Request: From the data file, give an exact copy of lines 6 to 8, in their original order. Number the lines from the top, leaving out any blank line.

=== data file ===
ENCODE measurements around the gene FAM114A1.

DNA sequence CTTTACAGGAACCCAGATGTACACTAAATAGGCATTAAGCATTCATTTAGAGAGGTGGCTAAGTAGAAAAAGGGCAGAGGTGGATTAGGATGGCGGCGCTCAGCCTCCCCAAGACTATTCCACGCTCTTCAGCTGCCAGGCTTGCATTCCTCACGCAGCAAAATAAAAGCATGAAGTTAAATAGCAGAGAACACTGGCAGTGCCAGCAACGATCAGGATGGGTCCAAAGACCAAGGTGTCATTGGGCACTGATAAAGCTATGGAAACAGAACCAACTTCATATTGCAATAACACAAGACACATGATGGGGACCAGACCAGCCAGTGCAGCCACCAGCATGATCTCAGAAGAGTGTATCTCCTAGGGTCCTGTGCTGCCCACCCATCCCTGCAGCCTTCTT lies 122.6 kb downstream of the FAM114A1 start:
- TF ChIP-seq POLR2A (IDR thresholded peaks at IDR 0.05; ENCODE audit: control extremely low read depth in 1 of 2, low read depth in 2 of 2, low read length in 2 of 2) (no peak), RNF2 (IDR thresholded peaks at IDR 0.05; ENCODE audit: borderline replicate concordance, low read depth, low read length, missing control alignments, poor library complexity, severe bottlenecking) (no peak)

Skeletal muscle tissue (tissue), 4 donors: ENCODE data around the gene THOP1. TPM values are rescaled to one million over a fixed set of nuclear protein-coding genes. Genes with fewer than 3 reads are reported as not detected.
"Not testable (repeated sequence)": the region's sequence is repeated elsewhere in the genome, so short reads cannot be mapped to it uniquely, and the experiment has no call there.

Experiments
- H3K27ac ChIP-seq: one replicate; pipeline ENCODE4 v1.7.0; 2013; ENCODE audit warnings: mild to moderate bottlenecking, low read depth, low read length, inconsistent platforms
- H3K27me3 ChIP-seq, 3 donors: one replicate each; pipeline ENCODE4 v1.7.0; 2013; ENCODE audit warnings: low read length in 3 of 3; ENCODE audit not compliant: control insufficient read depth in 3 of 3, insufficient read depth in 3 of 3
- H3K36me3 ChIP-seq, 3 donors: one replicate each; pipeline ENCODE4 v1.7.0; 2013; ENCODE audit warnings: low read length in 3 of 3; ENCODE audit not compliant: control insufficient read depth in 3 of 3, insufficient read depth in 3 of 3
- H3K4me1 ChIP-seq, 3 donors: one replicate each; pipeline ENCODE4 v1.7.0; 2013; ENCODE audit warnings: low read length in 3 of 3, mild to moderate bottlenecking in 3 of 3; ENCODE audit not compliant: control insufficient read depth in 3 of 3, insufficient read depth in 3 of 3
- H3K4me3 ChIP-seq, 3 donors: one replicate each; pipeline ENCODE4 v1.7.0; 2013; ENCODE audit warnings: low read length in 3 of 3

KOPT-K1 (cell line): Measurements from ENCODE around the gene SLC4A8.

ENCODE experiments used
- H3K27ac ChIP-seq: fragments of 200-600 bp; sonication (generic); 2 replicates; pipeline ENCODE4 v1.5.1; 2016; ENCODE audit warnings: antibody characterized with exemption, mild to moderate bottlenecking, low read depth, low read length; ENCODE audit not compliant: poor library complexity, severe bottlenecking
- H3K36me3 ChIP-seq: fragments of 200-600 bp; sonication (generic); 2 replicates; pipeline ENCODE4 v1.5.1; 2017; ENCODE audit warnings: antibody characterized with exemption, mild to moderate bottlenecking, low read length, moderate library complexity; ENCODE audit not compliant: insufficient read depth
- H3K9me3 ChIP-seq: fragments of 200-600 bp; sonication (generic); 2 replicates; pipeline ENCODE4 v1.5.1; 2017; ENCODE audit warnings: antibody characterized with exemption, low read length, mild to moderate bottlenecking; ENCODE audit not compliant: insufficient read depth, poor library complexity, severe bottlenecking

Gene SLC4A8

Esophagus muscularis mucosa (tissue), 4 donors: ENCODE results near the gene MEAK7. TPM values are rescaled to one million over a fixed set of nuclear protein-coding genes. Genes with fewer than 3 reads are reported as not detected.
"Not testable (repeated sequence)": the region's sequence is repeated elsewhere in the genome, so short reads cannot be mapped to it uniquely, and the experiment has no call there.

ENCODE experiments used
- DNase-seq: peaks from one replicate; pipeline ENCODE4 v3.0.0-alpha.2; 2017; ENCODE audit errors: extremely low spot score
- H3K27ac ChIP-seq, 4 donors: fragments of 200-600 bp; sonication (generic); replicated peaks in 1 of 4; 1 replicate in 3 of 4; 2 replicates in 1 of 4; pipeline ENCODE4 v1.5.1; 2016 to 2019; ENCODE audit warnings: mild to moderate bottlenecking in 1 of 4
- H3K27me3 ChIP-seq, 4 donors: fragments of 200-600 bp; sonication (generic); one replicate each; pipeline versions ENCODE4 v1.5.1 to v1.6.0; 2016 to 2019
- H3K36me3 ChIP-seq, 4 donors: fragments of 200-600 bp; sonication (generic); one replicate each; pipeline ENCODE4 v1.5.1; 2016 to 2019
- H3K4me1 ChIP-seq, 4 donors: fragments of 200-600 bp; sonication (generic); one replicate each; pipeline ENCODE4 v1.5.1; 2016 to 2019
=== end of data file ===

Experiments
- H3K27ac ChIP-seq: one replicate; pipeline ENCODE4 v1.7.0; 2013; ENCODE audit warnings: mild to moderate bottlenecking, low read depth, low read length, inconsistent platforms
- H3K27me3 ChIP-seq, 3 donors: one replicate each; pipeline ENCODE4 v1.7.0; 2013; ENCODE audit warnings: low read length in 3 of 3; ENCODE audit not compliant: control insufficient read depth in 3 of 3, insufficient read depth in 3 of 3